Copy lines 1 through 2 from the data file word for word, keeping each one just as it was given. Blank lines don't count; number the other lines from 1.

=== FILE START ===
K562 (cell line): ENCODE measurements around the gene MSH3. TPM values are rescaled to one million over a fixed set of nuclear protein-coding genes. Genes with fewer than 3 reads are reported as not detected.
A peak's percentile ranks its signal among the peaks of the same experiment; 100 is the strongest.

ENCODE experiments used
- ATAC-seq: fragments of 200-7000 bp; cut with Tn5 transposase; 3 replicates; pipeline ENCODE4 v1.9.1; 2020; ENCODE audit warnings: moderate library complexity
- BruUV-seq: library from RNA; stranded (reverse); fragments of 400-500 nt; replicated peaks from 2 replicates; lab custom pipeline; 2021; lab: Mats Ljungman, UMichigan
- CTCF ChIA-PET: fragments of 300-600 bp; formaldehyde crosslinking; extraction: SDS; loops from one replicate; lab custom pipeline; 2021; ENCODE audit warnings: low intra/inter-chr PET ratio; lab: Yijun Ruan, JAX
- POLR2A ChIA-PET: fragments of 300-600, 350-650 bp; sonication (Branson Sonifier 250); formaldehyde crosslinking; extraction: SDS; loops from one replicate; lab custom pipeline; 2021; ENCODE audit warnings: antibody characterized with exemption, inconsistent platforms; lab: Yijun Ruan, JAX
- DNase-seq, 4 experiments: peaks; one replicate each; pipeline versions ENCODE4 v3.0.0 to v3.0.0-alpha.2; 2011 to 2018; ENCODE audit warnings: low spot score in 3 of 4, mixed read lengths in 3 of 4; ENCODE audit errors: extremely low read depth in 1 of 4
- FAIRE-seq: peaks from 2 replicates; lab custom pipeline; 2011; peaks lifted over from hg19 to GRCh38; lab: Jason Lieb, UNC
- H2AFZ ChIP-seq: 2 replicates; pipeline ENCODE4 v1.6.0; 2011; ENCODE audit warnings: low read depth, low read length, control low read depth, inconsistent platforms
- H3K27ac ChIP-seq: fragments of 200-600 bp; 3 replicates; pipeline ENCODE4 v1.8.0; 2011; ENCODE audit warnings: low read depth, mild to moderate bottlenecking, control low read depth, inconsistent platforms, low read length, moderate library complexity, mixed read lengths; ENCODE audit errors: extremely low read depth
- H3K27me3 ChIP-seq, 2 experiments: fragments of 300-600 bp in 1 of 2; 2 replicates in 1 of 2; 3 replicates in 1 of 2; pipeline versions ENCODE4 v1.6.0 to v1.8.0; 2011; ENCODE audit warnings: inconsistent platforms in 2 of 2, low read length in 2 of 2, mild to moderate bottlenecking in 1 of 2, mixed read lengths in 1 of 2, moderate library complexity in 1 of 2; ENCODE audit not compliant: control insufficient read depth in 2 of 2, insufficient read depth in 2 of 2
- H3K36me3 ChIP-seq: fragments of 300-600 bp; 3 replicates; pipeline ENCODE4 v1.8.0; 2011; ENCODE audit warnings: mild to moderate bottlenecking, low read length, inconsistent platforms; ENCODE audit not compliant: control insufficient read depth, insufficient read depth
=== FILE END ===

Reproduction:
K562 (cell line): ENCODE measurements around the gene MSH3. TPM values are rescaled to one million over a fixed set of nuclear protein-coding genes. Genes with fewer than 3 reads are reported as not detected.
A peak's percentile ranks its signal among the peaks of the same experiment; 100 is the strongest.